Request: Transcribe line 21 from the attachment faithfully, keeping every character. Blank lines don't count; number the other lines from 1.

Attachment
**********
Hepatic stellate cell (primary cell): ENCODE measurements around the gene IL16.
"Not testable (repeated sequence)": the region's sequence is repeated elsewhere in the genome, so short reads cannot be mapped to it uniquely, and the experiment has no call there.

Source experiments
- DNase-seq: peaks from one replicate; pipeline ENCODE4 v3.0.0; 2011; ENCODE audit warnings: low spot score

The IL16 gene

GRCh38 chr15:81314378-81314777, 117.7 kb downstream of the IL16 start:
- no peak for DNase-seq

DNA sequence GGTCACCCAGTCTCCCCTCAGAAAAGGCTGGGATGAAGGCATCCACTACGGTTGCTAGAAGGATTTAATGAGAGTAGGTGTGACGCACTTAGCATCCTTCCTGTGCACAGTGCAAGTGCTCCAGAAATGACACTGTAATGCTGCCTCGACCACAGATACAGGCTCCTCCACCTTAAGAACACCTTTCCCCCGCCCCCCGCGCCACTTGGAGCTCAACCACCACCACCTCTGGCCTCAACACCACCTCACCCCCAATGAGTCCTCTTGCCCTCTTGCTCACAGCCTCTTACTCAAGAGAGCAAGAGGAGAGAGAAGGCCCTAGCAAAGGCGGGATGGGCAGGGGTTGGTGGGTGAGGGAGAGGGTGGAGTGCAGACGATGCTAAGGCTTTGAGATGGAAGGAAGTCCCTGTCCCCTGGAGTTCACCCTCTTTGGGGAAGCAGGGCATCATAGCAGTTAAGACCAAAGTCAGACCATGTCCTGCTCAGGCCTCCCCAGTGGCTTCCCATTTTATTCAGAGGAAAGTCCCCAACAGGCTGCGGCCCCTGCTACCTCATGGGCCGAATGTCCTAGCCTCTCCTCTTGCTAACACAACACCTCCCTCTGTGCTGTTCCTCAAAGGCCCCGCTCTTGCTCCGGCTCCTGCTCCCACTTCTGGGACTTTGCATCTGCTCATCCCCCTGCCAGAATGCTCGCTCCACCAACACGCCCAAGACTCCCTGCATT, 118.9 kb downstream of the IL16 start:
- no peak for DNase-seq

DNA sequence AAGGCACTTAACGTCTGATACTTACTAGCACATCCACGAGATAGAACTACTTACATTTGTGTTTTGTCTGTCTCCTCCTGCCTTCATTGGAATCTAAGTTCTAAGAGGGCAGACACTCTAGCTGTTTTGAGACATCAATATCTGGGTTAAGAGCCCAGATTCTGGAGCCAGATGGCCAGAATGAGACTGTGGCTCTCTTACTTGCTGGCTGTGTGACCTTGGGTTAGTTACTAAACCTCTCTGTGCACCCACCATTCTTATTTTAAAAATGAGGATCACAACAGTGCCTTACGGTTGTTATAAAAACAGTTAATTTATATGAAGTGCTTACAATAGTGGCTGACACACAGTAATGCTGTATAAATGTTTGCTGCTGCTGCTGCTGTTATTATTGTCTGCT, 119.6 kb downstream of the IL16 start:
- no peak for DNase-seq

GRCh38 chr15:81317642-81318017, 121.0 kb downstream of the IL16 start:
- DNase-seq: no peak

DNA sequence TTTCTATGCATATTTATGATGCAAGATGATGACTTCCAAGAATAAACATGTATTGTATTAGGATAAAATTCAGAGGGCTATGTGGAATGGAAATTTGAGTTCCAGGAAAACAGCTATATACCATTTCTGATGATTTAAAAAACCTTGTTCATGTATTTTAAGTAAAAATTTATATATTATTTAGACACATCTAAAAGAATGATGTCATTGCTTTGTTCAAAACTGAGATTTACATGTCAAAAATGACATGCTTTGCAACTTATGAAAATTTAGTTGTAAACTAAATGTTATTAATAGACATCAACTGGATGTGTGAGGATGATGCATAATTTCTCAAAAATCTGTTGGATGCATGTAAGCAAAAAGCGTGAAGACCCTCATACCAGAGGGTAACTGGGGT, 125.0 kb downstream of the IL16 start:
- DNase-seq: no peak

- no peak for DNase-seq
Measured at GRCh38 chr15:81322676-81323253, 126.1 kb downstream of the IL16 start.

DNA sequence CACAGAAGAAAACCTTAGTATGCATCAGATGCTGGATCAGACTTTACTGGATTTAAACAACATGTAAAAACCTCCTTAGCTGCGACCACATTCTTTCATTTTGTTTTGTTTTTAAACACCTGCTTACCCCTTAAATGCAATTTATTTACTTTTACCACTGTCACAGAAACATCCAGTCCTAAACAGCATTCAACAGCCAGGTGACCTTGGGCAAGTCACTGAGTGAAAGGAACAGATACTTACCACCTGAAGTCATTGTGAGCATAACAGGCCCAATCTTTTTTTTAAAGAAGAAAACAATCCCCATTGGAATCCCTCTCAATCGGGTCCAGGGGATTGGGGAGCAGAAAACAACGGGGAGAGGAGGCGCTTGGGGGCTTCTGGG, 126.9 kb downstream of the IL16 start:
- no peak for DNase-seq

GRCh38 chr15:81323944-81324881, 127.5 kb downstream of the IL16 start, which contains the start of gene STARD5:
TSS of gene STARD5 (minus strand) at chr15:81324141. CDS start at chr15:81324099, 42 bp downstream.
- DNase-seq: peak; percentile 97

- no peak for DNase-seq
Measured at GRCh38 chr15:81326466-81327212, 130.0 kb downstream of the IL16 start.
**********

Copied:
TSS of gene STARD5 (minus strand) at chr15:81324141. CDS start at chr15:81324099, 42 bp downstream.